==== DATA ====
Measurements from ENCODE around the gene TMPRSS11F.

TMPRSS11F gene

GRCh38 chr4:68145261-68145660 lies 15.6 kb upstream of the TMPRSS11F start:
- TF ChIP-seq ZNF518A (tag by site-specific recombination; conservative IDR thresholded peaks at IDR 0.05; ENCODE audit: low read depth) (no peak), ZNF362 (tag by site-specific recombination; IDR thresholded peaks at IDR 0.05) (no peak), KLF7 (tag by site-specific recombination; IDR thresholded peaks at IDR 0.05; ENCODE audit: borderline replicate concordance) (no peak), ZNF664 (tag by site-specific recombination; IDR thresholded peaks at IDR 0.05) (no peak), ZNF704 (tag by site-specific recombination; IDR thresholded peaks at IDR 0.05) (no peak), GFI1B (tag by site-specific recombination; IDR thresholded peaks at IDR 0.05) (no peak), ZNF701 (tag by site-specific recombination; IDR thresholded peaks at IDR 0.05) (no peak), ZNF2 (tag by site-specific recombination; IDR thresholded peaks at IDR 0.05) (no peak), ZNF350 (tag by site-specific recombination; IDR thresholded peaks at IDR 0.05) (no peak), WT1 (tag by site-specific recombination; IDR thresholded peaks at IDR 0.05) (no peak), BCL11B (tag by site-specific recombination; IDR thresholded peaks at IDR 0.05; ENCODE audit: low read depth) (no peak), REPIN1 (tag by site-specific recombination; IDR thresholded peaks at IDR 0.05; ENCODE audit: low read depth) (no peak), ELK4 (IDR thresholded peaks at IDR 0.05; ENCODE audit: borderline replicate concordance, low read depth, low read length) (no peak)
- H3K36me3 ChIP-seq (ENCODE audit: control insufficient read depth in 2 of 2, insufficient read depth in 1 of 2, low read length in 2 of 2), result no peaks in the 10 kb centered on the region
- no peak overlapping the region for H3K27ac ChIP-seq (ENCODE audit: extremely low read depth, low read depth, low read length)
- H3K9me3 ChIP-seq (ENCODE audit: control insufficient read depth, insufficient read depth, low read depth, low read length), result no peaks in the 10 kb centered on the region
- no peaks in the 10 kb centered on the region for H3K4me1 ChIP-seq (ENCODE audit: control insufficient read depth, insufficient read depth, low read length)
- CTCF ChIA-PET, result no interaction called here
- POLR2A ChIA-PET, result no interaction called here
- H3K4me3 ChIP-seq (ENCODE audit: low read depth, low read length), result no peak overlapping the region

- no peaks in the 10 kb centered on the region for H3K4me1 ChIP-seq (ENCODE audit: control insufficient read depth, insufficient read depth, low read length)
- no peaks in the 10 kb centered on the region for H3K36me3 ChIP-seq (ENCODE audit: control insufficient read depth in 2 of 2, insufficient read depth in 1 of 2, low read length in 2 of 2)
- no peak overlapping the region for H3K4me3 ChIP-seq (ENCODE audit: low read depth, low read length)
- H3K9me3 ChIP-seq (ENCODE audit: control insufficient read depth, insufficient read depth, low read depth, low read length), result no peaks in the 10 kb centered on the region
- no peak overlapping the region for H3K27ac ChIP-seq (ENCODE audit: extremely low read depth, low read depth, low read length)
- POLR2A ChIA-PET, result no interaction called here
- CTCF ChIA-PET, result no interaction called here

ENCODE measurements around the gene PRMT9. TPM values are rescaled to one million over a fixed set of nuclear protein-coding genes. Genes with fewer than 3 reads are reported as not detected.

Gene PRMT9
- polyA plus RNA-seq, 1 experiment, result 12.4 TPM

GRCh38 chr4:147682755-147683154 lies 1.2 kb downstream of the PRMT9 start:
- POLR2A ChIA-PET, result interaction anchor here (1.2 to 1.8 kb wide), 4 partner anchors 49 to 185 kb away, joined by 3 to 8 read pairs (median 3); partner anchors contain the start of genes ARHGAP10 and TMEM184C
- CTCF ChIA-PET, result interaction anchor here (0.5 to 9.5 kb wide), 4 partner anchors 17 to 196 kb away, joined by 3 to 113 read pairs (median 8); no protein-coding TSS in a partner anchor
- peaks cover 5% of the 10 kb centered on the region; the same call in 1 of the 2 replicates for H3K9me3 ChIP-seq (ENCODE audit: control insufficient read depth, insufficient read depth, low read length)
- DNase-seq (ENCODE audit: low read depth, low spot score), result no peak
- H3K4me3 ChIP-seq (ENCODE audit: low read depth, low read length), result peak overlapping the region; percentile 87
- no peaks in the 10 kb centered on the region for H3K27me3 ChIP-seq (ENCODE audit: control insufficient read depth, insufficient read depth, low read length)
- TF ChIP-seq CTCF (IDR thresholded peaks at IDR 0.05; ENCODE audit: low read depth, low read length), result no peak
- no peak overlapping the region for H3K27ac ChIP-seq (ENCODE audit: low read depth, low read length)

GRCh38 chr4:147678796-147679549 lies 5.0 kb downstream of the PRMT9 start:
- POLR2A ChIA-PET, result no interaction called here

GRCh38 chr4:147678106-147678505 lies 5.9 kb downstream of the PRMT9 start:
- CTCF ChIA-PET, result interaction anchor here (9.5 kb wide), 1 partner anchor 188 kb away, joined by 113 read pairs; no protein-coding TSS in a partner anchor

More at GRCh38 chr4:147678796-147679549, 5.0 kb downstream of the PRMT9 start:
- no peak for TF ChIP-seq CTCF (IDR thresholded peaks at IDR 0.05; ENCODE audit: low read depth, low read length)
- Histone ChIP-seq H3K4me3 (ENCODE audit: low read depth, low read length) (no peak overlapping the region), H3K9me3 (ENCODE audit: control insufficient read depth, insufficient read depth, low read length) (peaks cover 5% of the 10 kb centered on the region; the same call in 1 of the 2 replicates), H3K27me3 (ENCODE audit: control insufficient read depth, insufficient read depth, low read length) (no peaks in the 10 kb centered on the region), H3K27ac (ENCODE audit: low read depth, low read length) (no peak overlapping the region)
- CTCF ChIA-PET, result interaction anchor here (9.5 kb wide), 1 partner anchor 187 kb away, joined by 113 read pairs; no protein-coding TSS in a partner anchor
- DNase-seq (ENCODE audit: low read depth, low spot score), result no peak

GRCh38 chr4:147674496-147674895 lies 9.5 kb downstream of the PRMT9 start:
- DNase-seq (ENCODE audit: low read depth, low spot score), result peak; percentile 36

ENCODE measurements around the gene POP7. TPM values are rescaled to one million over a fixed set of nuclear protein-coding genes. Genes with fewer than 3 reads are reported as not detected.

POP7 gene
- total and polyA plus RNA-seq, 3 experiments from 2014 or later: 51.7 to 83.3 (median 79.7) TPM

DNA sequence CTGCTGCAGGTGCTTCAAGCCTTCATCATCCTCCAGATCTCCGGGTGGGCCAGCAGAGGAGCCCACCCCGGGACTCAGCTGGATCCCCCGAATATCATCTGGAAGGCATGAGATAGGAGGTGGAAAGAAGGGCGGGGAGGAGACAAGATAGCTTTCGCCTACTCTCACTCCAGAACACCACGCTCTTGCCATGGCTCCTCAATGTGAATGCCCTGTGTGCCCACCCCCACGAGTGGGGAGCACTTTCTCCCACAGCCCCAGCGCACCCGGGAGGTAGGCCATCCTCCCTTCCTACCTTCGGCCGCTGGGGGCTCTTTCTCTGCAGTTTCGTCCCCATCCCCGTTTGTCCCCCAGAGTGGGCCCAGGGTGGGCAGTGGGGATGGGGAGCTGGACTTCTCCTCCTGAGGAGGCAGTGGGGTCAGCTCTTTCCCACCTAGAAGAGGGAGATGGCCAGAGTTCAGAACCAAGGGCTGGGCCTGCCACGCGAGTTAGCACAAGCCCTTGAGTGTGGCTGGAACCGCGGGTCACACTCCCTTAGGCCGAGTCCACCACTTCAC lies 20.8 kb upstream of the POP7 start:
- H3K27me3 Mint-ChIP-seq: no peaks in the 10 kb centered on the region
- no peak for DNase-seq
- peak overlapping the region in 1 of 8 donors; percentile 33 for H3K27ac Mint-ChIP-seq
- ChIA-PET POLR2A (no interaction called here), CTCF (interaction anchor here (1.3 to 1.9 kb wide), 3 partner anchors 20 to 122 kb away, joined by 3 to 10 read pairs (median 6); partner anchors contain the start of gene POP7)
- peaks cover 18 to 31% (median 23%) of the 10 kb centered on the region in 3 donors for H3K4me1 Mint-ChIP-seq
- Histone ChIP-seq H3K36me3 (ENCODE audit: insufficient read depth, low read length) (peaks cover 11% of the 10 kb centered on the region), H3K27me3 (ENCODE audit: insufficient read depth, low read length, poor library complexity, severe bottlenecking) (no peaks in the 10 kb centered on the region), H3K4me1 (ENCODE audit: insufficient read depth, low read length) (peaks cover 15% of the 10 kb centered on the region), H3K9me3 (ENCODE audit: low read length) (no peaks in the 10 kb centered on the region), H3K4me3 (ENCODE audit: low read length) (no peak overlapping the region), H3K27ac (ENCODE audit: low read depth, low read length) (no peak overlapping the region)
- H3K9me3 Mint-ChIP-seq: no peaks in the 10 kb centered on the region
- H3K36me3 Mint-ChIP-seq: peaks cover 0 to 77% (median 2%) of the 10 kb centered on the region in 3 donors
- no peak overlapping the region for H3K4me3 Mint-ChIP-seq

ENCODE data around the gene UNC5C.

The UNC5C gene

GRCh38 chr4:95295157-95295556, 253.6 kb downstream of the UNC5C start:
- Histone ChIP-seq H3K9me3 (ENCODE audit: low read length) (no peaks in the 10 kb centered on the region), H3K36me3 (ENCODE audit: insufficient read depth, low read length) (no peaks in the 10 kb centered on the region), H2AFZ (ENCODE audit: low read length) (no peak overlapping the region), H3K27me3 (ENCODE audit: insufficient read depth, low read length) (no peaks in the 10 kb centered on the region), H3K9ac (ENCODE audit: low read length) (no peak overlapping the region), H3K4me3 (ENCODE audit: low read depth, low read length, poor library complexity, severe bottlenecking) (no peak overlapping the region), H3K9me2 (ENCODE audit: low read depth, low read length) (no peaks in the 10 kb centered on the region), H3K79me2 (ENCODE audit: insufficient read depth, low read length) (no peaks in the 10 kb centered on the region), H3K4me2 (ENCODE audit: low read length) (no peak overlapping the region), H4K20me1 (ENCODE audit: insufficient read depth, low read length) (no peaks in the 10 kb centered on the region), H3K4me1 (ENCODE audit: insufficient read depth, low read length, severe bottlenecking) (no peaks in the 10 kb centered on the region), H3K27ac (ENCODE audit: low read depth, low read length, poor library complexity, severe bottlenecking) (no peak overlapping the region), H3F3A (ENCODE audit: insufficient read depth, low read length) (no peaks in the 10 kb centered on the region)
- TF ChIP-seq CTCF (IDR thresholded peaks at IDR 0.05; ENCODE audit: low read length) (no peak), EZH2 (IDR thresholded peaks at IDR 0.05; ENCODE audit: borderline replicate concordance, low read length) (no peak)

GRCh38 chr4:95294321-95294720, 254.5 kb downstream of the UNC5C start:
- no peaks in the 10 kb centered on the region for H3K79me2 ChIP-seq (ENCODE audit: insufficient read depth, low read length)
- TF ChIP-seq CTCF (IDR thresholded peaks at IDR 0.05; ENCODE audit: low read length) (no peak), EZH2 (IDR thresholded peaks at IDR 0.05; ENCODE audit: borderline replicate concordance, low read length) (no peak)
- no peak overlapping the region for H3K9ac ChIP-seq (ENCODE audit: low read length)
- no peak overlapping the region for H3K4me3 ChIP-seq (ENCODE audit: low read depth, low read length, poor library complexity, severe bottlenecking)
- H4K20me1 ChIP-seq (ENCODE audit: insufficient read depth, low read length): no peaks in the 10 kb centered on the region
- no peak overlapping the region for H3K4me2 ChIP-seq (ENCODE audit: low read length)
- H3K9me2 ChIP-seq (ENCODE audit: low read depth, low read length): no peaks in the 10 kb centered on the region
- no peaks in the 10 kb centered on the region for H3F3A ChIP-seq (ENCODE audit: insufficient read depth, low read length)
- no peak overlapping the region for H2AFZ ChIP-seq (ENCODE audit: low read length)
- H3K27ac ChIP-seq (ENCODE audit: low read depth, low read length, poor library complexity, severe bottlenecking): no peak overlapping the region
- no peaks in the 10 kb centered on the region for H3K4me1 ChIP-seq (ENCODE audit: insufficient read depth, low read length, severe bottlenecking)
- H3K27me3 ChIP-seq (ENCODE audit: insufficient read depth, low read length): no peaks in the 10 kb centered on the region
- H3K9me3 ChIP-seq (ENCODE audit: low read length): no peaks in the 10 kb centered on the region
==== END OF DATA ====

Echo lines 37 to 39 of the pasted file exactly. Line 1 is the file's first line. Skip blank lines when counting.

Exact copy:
- Histone ChIP-seq H3K4me3 (ENCODE audit: low read depth, low read length) (no peak overlapping the region), H3K9me3 (ENCODE audit: control insufficient read depth, insufficient read depth, low read length) (peaks cover 5% of the 10 kb centered on the region; the same call in 1 of the 2 replicates), H3K27me3 (ENCODE audit: control insufficient read depth, insufficient read depth, low read length) (no peaks in the 10 kb centered on the region), H3K27ac (ENCODE audit: low read depth, low read length) (no peak overlapping the region)
- CTCF ChIA-PET, result interaction anchor here (9.5 kb wide), 1 partner anchor 187 kb away, joined by 113 read pairs; no protein-coding TSS in a partner anchor
- DNase-seq (ENCODE audit: low read depth, low spot score), result no peak